We talk with documentarian Thomas Lennon about filming religious traditions without being exploitative.
Early in Thomas Lennon's new documentary, Sacred—which explores the intimacies of daily religious practice all over the world—there's a young Muslim girl watching her father in prayer. She attempts to mimic his movements as he folds his hands, touches his mouth, bends forward, places his head on the mat in front of him—but his motions are not natural to her, nor do they signify more than just a strange routine she knows she's meant to learn. Because of this, she performs the actions clumsily, laughing. An older woman comes behind the girl and, as an instruction, forces her hands together against her chest.
"I wanted that scene to work in such a way that two people could be sitting next to each other in a movie theater and could walk away with completely different feelings," Lennon—who won a 2006 Academy Award for his short documentary The Blood of the Yingzhou District—told me over tea in his Chelsea brownstone. "One could think: This is an extraordinary transmission of culture from one generation to the next and, wow, how beautiful; another person could think: This is coercive. The motion is crude. There's nothing subtle or invitational about it. It's pushing the body into accord with religious tradition."
Sacred, which opens in New York City today, began with a mandate to Lennon from outgoing Channel 13 president William Baker to make an unconventionally produced film about religions all over the world. After a lot of consideration, Lennon eschewed the traditional route of loading a film crew and gear into a plane and jumping from location to location. "I've done that, and it's a lot of fun, but it felt kind of 20th century as an approach. Also, I was stimulated by the question: Can you direct a sweeping global film and never once get out of your chair in New York?"
Instead, after researching the visual content he wanted and storyboarding the entire film, Lennon solicited footage from accomplished, professional filmmakers from all around the world—40 filmmaking teams in 25 countries in total. "We were able to tap into local knowledge, culture, language. In some cases, the filmmakers were of the same faith they filmed. They took my concept and made it better, and then I started to shape these pieces using their more informed perspective."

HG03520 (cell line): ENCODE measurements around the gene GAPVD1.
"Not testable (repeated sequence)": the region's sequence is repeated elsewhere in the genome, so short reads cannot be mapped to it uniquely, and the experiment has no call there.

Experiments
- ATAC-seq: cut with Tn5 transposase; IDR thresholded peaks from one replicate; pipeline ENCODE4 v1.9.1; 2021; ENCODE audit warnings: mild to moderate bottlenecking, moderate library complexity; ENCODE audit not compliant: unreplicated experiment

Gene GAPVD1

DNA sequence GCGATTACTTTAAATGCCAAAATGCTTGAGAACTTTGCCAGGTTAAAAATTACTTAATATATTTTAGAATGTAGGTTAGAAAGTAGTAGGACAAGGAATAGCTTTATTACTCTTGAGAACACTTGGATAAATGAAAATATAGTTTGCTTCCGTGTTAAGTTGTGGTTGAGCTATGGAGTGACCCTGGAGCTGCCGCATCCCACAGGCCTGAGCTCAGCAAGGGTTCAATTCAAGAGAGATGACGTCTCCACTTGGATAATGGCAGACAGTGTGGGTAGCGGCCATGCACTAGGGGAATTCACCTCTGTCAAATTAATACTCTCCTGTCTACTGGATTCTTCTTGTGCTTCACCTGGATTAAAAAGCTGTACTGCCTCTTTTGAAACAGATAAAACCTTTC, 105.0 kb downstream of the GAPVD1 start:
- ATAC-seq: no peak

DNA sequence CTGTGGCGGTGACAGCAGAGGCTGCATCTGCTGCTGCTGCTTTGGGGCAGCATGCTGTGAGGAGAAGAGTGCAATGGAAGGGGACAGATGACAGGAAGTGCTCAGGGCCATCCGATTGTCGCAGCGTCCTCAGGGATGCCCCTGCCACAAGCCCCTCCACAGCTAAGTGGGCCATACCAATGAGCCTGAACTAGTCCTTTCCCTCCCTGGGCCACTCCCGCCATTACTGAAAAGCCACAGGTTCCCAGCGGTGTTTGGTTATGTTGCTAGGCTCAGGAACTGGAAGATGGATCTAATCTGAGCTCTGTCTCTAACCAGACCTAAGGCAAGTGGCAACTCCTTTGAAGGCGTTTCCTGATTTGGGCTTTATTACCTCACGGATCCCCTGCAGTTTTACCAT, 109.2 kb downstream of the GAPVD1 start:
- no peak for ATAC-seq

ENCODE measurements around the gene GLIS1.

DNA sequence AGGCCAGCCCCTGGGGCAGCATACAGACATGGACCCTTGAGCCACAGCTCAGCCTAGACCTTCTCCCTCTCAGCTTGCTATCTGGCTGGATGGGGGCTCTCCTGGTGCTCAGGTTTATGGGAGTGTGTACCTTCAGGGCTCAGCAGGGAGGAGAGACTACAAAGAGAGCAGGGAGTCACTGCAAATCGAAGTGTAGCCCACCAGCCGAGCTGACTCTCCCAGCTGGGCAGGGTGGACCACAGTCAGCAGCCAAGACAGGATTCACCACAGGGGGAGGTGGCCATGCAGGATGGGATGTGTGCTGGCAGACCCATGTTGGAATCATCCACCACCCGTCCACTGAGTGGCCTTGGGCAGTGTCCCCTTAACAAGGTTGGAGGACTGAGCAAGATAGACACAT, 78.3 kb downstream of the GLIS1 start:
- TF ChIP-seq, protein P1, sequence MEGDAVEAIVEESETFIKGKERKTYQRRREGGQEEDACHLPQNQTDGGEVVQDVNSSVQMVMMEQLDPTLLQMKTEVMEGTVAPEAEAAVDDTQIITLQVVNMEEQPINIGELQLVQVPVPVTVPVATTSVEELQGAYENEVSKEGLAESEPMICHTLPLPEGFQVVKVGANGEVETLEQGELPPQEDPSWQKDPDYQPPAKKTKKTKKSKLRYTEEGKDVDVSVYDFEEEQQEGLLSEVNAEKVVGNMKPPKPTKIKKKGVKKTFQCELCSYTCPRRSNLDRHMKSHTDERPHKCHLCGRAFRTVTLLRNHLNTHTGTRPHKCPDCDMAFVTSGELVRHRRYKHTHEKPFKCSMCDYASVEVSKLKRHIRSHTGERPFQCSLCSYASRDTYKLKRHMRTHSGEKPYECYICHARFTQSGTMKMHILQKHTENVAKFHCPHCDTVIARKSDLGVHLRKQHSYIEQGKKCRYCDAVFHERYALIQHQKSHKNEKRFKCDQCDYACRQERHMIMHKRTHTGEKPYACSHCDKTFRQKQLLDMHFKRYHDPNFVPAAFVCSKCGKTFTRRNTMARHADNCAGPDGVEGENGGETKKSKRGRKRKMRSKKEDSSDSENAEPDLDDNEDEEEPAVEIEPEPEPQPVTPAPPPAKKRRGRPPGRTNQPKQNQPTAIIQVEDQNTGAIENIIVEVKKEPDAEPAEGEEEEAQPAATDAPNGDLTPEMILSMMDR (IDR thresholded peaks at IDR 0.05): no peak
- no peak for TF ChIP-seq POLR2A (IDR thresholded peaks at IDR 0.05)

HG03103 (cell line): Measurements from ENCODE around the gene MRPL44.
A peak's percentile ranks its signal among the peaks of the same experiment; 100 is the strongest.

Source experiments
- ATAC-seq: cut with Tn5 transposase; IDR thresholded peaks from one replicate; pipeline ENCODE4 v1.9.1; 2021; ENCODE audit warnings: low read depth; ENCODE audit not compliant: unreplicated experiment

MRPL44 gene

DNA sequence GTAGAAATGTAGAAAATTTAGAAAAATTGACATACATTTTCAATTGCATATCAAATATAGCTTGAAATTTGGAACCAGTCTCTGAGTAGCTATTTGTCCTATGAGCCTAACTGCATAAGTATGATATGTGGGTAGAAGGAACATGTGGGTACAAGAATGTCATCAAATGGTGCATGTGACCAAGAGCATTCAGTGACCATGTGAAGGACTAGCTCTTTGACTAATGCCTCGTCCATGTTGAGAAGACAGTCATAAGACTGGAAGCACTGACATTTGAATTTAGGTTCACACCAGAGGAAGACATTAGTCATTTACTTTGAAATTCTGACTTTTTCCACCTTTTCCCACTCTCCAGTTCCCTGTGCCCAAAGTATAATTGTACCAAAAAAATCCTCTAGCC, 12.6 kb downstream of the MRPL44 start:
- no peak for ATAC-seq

But Sacred is far from crowdsourced: Each of the filmmakers were working to fulfill certain briefs from Lennon, primarily that every experience should be immediately recognizable as human experience. "That sounds like a cliché, but there's meaning to it," said Lennon. "I wanted visual appeal, but I never wanted mere spectacle. And I think that would have been an easy trap to fall into, especially when you're trying to make the film interesting. But spectacle distances the viewer from human experience."
The temptation to exploit the more stunning visual elements of religious celebrations like Holi—the Hindu festival where believers take to the streets to throw powders that fill the air with brightly colored clouds—is understandable. Such a festival begs for overhead shots, as their faces and clothes are painted a mosaic of electric green, orange, yellow, red—but instead, the viewer navigates the festival in step with a young participant, as if we were her friend walking through the crowds with her. We are kept so close to her that when she wets her face to clean off the powders, we can nearly feel the gritty texture on her skin.
In another scene, a couple visits a fertility shrine in Japan surrounded by large stone penis statues. The couple write their wishes to conceive onto a smaller penis statue and place it in a row with hundreds of others. There's an easy sight gag here, but, again, Lennon resists obvious turns in favor of close-ups on the couple, their concerned faces communicating recognizable, relatable human longing. "I wanted you to feel connected to people," said Lennon. "And, if just for that time, to understand and empathize with that person and not be looking from the outside and thinking: Oh my God, that's so weird."
Another way that Lennon brings us close to his subjects is by letting us witness without the interruption of explanation. There are no talking heads or experts to contextualize, politicize, or even name the rituals we observe. There are long stretches of screen time that go on wordlessly. The effect, at times, makes the viewer feel as if they were simply in the same room with the subjects. This successfully dissolved the one concern I had going into the film, which was: What would the film offer a skeptic like me? One who bristles at the idea of being, well, preached at? The film's answer is to avoid taking on religion in the abstract, representing it not as a monolith with constructive and destructive capabilities but, instead, as a tool used by individuals as they attempt to navigate single moments in their lives.
"The argument," said Lennon, "is to take this experience seriously and to accord it respect, to push you into a close enough encounter with human beings engaged in something that matters a great deal to them, and to have that experience be intense enough that it shakes your certainties a tiny bit loose. From there is no solution other than to think your way out."
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